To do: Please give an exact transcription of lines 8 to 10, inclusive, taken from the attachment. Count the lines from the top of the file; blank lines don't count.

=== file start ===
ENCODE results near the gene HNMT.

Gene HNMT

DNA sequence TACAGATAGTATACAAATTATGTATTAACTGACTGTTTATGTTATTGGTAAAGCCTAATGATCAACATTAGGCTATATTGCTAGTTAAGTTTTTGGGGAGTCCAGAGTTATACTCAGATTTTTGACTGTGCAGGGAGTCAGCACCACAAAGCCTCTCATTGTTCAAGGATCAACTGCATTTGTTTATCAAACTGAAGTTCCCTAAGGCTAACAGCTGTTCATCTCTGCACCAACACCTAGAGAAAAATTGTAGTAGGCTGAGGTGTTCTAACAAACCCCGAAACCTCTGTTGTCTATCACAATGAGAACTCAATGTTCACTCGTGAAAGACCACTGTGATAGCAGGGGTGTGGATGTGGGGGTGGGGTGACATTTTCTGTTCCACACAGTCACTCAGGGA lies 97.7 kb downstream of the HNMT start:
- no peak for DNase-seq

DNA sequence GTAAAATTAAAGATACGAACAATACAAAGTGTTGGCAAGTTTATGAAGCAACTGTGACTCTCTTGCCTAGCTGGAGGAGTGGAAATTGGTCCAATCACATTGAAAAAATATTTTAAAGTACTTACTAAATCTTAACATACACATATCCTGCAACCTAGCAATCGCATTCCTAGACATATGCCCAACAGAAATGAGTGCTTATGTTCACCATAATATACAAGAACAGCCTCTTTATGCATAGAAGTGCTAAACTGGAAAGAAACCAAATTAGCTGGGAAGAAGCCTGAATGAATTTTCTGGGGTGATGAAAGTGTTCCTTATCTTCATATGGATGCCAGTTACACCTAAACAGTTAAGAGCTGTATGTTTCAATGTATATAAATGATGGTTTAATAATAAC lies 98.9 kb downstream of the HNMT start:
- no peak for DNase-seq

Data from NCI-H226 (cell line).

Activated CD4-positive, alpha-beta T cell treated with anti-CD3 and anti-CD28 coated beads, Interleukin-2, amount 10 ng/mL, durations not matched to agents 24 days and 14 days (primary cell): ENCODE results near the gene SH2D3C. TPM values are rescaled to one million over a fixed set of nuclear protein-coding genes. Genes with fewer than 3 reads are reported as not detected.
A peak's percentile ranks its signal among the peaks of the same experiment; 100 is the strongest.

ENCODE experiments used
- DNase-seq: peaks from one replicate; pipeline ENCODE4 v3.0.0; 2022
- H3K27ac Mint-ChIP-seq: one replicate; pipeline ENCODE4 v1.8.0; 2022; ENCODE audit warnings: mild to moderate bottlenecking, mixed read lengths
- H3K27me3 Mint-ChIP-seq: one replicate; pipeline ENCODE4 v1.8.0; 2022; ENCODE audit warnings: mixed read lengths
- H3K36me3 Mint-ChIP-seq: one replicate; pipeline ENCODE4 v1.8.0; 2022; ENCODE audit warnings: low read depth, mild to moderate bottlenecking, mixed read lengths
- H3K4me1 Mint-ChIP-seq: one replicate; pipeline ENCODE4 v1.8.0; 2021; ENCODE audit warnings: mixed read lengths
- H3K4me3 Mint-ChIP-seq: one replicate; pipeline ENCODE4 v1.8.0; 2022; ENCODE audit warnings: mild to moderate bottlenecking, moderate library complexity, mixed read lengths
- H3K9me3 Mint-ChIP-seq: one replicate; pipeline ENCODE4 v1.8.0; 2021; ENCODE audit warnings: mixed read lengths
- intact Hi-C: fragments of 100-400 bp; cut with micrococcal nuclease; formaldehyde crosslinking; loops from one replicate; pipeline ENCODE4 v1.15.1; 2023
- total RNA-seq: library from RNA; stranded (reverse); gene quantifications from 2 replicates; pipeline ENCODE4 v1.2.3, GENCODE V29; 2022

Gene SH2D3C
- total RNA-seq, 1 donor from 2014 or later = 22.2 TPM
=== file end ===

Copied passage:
Activated CD4-positive, alpha-beta T cell treated with anti-CD3 and anti-CD28 coated beads, Interleukin-2, amount 10 ng/mL, durations not matched to agents 24 days and 14 days (primary cell): ENCODE results near the gene SH2D3C. TPM values are rescaled to one million over a fixed set of nuclear protein-coding genes. Genes with fewer than 3 reads are reported as not detected.
A peak's percentile ranks its signal among the peaks of the same experiment; 100 is the strongest.

ENCODE experiments used